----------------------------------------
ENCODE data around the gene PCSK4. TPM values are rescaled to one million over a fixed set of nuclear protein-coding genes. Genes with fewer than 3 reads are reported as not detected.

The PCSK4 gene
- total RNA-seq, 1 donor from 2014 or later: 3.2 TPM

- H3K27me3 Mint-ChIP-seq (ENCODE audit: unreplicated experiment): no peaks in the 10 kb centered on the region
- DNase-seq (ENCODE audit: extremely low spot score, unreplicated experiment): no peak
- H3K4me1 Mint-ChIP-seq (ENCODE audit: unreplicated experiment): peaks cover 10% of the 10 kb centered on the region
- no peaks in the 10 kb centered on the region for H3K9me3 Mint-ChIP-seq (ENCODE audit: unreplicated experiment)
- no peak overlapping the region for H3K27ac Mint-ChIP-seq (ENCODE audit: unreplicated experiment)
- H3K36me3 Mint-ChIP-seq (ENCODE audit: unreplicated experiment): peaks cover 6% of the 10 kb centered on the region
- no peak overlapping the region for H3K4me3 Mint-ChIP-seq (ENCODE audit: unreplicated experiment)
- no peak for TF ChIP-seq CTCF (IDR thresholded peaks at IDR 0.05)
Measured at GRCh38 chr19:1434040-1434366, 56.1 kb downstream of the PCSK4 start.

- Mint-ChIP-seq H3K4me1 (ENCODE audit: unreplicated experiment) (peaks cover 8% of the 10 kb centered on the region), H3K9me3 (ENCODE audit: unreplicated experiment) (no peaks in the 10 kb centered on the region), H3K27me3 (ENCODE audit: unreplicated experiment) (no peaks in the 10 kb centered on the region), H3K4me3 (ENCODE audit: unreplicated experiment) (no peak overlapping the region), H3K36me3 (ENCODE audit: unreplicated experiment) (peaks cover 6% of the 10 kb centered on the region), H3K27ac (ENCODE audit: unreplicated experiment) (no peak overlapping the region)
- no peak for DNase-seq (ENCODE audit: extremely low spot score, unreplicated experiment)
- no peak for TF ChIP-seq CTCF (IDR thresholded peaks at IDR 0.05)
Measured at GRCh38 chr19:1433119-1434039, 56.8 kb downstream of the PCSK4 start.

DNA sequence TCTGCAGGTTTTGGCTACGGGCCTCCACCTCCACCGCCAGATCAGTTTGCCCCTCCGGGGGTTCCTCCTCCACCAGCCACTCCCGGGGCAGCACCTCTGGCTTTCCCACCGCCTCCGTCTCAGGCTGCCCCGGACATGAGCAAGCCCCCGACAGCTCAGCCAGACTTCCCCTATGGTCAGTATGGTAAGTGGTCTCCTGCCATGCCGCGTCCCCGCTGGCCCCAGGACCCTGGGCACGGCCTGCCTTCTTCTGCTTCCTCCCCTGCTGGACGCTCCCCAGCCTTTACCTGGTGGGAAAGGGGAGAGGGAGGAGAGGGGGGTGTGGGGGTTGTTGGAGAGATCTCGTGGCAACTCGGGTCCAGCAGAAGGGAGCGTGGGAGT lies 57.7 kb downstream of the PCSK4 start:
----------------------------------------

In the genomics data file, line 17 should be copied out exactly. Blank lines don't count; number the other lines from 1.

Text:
DNA sequence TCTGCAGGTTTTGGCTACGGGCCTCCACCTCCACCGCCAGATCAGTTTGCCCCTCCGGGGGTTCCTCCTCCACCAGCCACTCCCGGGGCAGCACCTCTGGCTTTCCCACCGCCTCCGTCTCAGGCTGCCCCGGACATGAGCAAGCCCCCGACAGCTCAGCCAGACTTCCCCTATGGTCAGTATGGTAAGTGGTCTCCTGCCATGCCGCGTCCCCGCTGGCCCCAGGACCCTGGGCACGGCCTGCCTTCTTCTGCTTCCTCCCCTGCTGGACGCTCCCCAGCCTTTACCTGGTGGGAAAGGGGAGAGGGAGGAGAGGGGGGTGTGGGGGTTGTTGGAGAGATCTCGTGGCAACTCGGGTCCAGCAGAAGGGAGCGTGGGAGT lies 57.7 kb downstream of the PCSK4 start: